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If it was not already apparent to those in the Illinois construction industry that completion of your paperwork is as important as proper completion of your services, Cityline Construction v. Roberts, 2014 Ill. App. (1st) 130730 drives that point home.  In Cityline Construction, the Illinois Appellate Court ruled that a trial court had properly entered judgment in defendant owner’s favor when it declared Cityline Construction’s (“Cityline”) mechanic’s lien void and unenforceable because Cityline failed to provide its sworn contractor’s statement as required under section 5 of the Illinois Mechanic Lien Act (“Act”). Cityline’s mistake was simple and costly, to the tune of almost $400,000. 

 

Cityline and the defendant owners entered into an oral agreement under which Cityline provide restoration and reconstruction services to the defendant owner’s residence after it was damaged by a fire. Cityline completed all its work and, it should be noted, there was no dispute that Cityline was owed $397,302 for the labor and services it provided.  Cityline recorded its mechanic’s lien for $397,302 plus interest and filed a lawsuit seeking to foreclose its lien.  In response, the defendant owners filed a counterclaim and partial motion for summary judgment in which they argued that Cityline’s mechanic’s lien was void and unenforceable as defendant owners had requested a contractor’s sworn statement under section 5 of the Act from Cityline, but one was never provided. Cityline admitted that it failed to provide the sworn statement to the defendant owners.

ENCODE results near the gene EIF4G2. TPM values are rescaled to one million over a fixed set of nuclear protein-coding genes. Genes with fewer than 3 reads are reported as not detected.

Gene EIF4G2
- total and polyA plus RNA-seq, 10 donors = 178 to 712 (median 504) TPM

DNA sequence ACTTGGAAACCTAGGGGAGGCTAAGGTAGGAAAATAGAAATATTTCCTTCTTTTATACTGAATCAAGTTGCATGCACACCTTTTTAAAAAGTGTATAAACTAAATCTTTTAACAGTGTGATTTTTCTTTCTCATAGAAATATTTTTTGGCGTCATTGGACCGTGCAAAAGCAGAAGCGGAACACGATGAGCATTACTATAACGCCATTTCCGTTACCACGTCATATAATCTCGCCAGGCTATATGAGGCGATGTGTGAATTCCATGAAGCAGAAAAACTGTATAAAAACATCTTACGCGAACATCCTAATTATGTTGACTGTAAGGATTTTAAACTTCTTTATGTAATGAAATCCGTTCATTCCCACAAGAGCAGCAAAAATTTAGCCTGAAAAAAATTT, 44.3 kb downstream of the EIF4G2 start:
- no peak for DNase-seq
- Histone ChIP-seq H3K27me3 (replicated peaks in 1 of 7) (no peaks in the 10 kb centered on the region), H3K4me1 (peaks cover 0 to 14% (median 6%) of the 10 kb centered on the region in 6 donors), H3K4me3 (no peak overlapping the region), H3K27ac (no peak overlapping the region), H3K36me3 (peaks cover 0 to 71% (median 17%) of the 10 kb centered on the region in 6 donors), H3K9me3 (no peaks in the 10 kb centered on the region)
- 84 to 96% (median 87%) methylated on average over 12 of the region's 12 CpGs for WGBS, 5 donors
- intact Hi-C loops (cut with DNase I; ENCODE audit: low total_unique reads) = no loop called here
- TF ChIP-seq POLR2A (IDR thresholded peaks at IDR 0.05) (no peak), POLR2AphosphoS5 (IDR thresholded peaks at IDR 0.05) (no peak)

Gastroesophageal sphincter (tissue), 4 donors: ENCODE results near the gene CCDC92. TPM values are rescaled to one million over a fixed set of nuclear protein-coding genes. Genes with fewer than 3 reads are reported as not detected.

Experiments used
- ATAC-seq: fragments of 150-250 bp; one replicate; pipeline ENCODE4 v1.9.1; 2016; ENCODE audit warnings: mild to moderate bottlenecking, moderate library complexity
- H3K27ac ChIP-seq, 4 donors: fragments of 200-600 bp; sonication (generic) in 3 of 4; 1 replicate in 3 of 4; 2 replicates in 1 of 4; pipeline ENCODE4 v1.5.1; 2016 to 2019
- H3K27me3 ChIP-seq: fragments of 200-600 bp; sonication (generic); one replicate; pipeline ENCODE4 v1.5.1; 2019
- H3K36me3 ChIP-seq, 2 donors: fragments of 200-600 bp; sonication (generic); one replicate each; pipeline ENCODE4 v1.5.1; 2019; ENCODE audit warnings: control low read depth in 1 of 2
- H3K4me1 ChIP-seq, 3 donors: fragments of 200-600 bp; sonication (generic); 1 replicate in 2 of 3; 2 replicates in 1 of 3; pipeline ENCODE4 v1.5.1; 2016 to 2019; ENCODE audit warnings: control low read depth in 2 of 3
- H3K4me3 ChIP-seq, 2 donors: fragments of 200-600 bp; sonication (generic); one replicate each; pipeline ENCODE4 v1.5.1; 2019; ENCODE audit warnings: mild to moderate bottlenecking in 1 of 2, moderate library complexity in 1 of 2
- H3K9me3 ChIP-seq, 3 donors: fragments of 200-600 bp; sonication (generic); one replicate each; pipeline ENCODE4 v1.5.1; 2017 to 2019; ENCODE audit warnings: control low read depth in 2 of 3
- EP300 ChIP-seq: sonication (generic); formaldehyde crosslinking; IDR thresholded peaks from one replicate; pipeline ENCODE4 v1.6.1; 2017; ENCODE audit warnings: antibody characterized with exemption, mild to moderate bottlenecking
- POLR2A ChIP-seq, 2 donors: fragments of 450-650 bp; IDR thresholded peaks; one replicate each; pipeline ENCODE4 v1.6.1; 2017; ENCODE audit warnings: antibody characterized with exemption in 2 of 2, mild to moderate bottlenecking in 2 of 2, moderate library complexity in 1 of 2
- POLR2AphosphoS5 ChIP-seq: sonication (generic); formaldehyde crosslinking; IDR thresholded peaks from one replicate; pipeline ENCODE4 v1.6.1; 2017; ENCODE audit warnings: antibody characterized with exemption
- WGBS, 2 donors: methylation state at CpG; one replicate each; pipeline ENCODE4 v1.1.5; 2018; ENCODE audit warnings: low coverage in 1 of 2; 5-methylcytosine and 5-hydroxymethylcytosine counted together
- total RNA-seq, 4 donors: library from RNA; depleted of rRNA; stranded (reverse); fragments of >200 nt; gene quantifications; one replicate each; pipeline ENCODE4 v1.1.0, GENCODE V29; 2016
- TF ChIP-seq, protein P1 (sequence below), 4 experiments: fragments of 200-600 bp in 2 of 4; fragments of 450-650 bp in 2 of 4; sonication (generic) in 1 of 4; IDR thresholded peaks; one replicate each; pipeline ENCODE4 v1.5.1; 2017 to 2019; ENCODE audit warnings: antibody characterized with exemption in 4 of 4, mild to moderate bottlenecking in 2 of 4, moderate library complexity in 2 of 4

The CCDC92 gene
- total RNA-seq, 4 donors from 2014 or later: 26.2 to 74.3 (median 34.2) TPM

Section 5(a) of the Act specifically provides that, “[i]t shall be the duty of the contractor to give the owner, and the duty of the owner to require of the contractor” a sworn statement listing the subcontractors, suppliers, and the amounts due to each.  770 ILCS 60/5(a).  Cityline essentially argued that strict compliance with section 5 was not required under the circumstances because it would be unfair for it to lose a mechanic’s lien claim based on a technicality.  The Appellate Court disagreed and held that the statutory language of the Act must be strictly followed.  “Regardless of equitable considerations, the procedural and technical requirements of section 5 of the Act must be strictly complied with in order for a mechanic’s lien to be valid.”   

 

As the Act is incorporated into every construction contract in Illinois, it is critical that contractors comply with not only section 5 of the Act, but all of its stringent requirements in order to preserve their lien rights and ability to recover. 

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